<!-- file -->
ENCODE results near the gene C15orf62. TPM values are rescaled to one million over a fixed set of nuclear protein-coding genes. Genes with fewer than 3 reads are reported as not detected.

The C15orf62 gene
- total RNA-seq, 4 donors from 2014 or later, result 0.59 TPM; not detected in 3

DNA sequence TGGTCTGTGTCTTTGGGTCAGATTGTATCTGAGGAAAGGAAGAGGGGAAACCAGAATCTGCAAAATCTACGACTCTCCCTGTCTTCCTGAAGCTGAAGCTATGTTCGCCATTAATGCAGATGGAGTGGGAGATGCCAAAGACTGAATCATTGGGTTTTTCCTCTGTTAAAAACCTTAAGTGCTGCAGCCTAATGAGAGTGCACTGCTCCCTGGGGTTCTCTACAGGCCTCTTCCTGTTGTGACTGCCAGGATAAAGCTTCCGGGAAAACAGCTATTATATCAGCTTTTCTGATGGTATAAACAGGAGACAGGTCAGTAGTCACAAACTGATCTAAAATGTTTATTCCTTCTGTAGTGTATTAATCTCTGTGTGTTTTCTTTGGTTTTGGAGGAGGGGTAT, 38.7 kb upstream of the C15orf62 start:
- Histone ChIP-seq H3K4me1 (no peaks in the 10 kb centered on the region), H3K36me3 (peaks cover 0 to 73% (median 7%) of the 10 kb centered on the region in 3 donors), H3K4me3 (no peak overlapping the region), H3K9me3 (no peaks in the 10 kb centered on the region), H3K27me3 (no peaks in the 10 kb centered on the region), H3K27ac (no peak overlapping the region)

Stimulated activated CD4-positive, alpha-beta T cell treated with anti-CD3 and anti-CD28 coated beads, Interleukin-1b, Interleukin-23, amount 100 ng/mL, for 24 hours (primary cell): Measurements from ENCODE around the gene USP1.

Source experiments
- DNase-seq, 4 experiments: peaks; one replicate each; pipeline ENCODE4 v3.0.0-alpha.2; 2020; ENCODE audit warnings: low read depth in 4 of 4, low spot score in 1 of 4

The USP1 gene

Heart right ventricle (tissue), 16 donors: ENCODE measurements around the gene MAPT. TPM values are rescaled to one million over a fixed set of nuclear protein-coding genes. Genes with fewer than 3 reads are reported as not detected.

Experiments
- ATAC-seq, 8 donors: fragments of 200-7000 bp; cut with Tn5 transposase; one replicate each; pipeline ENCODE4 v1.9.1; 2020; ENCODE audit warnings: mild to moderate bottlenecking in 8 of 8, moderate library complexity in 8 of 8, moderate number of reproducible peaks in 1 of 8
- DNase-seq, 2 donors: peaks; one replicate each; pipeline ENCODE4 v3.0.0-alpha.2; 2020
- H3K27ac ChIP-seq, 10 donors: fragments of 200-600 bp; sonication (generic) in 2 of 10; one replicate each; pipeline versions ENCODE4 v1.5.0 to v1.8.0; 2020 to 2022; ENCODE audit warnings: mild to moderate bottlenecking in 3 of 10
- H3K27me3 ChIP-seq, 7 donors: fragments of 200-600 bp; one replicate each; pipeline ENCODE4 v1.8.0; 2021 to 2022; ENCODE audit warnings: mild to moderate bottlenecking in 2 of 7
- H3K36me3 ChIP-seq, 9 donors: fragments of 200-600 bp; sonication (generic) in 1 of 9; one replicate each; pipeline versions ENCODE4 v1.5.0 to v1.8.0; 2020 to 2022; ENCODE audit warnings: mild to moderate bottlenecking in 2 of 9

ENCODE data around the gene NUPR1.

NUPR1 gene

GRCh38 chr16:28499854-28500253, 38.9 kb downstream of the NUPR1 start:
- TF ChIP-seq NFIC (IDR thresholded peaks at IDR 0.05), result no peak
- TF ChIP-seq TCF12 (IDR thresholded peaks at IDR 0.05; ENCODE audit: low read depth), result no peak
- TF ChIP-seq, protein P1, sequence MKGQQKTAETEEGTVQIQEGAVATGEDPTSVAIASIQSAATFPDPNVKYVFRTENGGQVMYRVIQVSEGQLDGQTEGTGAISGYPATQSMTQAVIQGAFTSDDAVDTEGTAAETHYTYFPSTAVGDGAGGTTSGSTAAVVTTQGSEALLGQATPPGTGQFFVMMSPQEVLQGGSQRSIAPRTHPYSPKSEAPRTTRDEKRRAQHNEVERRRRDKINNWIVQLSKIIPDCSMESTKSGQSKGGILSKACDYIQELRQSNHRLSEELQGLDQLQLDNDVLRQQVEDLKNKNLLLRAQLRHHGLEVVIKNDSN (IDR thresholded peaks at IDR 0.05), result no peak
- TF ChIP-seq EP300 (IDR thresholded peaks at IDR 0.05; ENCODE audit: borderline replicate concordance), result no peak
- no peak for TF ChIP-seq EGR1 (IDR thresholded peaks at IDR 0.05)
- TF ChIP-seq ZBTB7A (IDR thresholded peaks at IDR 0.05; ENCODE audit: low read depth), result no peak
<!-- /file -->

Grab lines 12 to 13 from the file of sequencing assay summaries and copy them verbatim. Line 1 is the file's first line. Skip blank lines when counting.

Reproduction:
- ATAC-seq, 8 donors: fragments of 200-7000 bp; cut with Tn5 transposase; one replicate each; pipeline ENCODE4 v1.9.1; 2020; ENCODE audit warnings: mild to moderate bottlenecking in 8 of 8, moderate library complexity in 8 of 8, moderate number of reproducible peaks in 1 of 8
- DNase-seq, 2 donors: peaks; one replicate each; pipeline ENCODE4 v3.0.0-alpha.2; 2020